“This is where I risk everything and ask if you want to be ‘more than friends’. -Claire”
This sticker is posted on my best friend Liz’s house in San Diego, California.
I met Liz in December of 2009. We’d met in a discussion group at San Diego’s LGBT Center. One night after a meeting, Liz had asked if I wanted to have dinner with her and her wife. She seemed cool enough, so I took her up on her offer. We had a good time and continued hanging out over the following weeks and months.
We became fast friends. We started spending A LOT of time together. All the while, Liz was in a monogamous relationship with her wife. Though many other people questioned the amount of time we spent together, neither of us viewed our relationship as anything other than a platonic friendship.
Several months later, Liz and her wife split up. While their divorce had nothing to do with Liz’s and my friendship, the comments and questions and jokes about the two of us being TOO good of friends were starting to wear on me, and had me feeling like a “home-wrecker”. Regardless, I continued to support my friend as she went through the very emotionally painful breakup with her spouse. The whole time I still saw our relationship as one of “just friends”.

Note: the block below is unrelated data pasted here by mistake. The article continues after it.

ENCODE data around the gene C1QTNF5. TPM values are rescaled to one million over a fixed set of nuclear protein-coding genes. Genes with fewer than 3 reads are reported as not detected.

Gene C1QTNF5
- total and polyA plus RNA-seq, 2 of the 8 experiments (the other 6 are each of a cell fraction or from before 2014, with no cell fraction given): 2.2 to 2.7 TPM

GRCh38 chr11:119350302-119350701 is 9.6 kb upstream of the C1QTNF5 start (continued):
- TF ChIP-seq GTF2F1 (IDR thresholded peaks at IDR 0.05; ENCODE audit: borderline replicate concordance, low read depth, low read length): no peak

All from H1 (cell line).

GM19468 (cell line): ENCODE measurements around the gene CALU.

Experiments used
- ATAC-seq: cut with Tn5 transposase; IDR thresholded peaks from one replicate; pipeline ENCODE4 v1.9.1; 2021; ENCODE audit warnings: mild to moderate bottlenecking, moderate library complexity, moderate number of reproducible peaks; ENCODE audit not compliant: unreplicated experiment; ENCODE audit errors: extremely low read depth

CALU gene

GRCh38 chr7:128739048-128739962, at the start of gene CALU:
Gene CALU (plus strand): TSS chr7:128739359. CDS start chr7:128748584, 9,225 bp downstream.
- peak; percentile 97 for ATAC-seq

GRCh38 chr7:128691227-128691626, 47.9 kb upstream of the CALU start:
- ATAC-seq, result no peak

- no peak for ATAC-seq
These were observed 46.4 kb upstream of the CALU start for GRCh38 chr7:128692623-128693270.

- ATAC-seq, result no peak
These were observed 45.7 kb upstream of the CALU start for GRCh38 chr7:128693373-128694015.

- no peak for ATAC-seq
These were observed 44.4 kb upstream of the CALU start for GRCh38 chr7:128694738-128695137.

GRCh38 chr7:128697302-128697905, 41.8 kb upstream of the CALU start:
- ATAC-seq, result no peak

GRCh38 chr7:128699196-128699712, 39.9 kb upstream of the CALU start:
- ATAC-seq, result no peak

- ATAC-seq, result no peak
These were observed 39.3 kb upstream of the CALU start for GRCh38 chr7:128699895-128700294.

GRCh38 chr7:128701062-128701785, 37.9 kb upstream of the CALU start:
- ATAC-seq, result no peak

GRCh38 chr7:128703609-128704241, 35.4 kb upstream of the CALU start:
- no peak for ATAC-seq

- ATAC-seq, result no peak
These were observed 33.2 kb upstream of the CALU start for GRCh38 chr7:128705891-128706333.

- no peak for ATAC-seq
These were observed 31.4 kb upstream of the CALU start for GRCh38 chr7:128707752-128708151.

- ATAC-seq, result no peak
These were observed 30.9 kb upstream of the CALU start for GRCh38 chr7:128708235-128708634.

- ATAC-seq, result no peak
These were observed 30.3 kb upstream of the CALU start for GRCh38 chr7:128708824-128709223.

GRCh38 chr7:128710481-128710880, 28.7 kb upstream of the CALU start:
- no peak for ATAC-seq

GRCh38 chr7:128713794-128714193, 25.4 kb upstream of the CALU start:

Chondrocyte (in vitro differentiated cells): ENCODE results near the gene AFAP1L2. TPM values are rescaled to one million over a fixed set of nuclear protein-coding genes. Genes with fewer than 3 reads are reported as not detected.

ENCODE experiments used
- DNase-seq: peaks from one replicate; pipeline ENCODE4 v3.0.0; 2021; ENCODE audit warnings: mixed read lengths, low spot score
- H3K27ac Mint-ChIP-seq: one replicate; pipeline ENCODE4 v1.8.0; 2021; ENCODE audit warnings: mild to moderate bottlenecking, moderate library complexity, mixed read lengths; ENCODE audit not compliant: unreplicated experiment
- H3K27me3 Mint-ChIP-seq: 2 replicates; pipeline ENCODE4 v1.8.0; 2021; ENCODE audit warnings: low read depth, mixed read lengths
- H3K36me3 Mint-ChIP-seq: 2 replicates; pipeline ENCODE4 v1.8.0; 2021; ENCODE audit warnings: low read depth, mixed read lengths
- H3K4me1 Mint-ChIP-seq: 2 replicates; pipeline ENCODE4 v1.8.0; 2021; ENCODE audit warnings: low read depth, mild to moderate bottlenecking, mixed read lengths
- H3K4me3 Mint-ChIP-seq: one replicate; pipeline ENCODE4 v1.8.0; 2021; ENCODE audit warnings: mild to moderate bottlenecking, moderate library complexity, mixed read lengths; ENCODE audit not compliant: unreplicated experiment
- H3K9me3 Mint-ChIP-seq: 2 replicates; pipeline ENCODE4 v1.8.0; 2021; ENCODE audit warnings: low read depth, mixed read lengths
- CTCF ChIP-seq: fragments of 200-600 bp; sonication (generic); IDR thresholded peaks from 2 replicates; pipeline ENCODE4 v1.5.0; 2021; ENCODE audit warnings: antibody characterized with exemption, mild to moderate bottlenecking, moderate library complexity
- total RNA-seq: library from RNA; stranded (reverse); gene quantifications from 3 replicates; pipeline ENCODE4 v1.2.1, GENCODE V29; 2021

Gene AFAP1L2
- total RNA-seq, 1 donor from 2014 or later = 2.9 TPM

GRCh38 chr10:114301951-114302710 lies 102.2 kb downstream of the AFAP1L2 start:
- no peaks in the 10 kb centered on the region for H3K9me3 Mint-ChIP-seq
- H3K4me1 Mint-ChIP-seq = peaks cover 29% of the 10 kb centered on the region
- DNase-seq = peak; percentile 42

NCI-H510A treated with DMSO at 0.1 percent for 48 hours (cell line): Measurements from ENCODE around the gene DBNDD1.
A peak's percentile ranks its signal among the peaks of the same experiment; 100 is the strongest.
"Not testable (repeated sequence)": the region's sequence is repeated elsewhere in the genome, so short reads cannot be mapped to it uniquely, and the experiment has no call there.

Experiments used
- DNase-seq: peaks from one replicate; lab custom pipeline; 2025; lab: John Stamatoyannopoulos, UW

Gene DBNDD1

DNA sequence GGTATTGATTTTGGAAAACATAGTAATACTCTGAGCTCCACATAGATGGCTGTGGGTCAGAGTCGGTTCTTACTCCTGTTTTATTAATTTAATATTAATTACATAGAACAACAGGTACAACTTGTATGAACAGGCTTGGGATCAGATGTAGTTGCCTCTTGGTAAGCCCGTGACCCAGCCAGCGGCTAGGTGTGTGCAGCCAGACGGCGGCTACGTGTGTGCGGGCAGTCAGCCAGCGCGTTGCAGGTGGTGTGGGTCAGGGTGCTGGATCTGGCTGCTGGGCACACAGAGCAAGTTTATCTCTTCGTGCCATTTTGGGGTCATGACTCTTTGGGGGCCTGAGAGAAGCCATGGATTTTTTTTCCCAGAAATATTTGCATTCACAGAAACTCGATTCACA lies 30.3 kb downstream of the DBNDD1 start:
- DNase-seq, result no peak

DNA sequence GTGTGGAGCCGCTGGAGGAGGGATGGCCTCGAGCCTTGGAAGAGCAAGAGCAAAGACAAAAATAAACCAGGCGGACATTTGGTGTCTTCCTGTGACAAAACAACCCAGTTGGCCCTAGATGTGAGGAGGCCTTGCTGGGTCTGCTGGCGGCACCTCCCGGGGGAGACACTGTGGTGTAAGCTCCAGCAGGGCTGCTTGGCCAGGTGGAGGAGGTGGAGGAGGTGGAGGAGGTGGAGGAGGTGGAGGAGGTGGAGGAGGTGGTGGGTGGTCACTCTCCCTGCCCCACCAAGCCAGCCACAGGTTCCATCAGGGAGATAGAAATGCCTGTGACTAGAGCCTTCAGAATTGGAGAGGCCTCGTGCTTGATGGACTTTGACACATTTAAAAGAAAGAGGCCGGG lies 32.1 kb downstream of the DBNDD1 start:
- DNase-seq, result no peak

Months after they split up, Liz started dipping her toe back into the dating pool. It was mostly casual flirting with people she’d just met, and occasionally she’d go out for food or comedy or rock-climbing. But when she’d report back to me with the giddy details, I found myself surprised by own reaction. It hurt. Suddenly, a jealousy I’d never had for the duration of her marriage, started to develop over tiny, little “flings”. Had I been developing a romantic interest in my best friend?
The first few times, I tried to ignore it. “No, Claire. She’s just a friend. If you pursue anything more, people will blame you for the end of her marriage. Plus, what if she’s not interested? You’d be risking the demise of an amazing friendship.”
And then one day while she was at work, she sent me an email about her newest crush. It wrecked me. I sat around feeling depressed and mopey for a while. And then I decided to do something about it. “Our friendship’s not going to endure if I can’t support her romantic interests. Plus, it really isn’t my fault Liz and her wife got divorced. So I should stop acting like it is.” So I took a risk.
Armed with a sticker, a ball-point pen, and the knowledge that she’d be at work for a few more hours, I taped this to the outside wall of her apartment and waited to hear from her.